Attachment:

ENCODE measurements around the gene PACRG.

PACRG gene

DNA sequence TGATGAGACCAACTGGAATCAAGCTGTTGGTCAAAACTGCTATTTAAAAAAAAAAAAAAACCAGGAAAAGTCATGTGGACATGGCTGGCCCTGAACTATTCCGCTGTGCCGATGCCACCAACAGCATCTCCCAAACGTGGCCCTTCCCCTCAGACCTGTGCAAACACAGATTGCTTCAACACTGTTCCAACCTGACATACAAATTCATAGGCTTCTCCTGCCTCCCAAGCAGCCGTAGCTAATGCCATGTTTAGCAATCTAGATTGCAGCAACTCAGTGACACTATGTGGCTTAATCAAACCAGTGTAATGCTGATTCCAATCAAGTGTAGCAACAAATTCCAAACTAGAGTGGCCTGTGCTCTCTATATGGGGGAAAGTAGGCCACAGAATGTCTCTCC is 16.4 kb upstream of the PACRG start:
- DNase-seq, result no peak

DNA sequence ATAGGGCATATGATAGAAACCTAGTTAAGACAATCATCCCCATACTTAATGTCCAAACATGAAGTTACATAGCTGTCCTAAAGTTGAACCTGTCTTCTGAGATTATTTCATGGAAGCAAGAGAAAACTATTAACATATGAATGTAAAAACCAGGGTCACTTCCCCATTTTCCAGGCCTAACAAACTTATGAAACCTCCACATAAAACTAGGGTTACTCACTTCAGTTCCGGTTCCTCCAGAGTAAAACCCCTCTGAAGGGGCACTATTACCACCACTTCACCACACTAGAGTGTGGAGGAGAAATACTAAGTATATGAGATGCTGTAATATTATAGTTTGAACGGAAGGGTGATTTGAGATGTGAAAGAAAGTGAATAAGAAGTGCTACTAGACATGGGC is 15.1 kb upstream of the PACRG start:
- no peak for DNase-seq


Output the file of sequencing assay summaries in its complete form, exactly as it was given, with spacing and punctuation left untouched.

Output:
ENCODE measurements around the gene PACRG.

PACRG gene

DNA sequence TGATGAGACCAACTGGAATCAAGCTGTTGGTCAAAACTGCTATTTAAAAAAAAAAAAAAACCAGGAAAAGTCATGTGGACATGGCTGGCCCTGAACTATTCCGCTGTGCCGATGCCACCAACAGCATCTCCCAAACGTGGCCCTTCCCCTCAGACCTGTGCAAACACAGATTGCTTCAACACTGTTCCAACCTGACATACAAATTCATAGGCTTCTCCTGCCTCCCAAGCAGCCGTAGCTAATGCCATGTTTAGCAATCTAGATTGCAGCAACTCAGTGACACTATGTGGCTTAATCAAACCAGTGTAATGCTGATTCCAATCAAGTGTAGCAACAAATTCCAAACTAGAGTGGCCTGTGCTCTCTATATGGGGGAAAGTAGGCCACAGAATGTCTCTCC is 16.4 kb upstream of the PACRG start:
- DNase-seq, result no peak

DNA sequence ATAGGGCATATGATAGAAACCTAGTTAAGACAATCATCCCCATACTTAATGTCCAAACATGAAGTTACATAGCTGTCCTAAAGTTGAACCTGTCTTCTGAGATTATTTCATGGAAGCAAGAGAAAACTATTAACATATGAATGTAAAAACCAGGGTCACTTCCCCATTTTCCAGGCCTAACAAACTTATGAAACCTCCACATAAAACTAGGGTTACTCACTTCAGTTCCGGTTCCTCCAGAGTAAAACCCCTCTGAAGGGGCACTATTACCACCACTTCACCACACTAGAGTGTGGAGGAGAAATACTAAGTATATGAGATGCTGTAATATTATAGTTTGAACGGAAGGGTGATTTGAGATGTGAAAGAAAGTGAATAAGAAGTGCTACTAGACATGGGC is 15.1 kb upstream of the PACRG start:
- no peak for DNase-seq